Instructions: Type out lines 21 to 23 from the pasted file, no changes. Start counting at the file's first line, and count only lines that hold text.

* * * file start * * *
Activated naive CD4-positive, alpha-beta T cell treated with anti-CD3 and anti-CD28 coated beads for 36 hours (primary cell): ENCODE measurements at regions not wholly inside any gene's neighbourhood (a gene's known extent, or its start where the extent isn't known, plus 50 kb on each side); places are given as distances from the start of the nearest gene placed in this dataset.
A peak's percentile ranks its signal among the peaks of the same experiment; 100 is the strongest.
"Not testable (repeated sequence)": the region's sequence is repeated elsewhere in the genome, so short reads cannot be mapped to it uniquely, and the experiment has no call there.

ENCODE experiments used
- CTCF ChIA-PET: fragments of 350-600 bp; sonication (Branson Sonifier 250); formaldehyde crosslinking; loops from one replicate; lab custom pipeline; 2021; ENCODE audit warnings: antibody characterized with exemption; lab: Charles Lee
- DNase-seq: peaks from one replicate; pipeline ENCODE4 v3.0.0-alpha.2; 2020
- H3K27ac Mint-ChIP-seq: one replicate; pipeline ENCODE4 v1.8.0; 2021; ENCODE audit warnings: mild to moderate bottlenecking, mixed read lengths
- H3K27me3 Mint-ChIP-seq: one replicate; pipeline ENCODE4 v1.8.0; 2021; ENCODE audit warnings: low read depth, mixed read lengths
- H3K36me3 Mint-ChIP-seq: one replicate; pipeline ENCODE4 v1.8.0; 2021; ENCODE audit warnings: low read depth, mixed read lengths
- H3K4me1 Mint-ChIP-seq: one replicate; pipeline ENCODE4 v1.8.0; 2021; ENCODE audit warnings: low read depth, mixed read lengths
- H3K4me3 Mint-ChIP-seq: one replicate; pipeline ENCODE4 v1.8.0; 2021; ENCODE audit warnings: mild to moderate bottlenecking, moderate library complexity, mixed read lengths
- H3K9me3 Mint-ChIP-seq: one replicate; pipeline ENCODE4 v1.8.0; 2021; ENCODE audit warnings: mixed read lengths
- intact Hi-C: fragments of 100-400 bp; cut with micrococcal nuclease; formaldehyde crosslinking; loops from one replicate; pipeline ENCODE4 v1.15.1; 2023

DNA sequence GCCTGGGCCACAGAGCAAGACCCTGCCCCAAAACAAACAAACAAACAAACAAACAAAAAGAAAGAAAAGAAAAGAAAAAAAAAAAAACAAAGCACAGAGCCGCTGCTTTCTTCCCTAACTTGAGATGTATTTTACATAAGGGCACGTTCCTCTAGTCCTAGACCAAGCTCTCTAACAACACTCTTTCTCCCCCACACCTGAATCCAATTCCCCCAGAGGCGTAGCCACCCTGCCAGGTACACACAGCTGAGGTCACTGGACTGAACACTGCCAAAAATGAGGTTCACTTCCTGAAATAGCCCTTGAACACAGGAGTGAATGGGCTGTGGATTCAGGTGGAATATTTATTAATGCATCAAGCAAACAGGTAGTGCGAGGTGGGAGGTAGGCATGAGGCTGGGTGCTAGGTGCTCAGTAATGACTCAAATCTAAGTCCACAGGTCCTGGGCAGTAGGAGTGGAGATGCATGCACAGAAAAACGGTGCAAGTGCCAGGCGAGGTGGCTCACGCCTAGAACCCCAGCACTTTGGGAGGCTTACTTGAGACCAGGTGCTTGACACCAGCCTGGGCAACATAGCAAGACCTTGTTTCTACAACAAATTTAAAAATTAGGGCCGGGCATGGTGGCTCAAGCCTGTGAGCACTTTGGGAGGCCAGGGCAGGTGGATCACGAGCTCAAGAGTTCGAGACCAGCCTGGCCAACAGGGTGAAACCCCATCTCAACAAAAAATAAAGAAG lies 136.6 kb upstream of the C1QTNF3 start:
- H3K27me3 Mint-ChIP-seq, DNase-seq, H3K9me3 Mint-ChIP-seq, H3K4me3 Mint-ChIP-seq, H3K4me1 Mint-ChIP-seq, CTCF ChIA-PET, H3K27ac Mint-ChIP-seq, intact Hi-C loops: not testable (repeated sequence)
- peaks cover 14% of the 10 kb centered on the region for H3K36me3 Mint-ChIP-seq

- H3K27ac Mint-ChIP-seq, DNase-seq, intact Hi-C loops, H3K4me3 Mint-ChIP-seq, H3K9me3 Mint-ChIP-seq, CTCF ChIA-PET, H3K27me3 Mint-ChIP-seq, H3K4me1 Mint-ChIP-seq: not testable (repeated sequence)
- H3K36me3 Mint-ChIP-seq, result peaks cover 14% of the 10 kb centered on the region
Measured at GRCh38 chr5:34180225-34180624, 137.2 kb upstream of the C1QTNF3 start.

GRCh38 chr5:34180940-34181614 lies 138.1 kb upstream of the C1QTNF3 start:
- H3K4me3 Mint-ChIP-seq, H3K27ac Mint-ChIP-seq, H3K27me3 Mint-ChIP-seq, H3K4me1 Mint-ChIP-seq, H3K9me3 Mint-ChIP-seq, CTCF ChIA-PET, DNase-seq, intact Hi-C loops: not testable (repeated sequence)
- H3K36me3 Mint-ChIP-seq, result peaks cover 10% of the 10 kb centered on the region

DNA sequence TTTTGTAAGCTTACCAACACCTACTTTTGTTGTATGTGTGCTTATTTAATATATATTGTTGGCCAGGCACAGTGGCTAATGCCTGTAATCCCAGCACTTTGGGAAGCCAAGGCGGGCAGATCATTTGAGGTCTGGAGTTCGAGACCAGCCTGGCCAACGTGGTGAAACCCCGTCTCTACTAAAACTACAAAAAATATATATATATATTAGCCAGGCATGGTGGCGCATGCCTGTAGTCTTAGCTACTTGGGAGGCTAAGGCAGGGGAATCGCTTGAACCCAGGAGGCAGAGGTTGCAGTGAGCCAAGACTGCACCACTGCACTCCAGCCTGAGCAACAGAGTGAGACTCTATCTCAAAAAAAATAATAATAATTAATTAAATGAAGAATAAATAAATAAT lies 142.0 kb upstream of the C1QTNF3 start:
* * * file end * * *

- H3K4me3 Mint-ChIP-seq, H3K27ac Mint-ChIP-seq, H3K27me3 Mint-ChIP-seq, H3K4me1 Mint-ChIP-seq, H3K9me3 Mint-ChIP-seq, CTCF ChIA-PET, DNase-seq, intact Hi-C loops: not testable (repeated sequence)
- H3K36me3 Mint-ChIP-seq, result peaks cover 10% of the 10 kb centered on the region

DNA sequence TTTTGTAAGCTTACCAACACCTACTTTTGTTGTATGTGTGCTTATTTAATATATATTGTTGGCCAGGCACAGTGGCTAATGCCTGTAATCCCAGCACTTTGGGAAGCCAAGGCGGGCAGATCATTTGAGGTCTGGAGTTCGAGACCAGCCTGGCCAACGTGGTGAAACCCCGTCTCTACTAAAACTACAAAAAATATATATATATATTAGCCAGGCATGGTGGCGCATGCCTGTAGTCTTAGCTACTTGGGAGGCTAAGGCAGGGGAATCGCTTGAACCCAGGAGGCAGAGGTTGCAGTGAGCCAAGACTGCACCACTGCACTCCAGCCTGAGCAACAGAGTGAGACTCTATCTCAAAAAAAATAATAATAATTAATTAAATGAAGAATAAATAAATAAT lies 142.0 kb upstream of the C1QTNF3 start: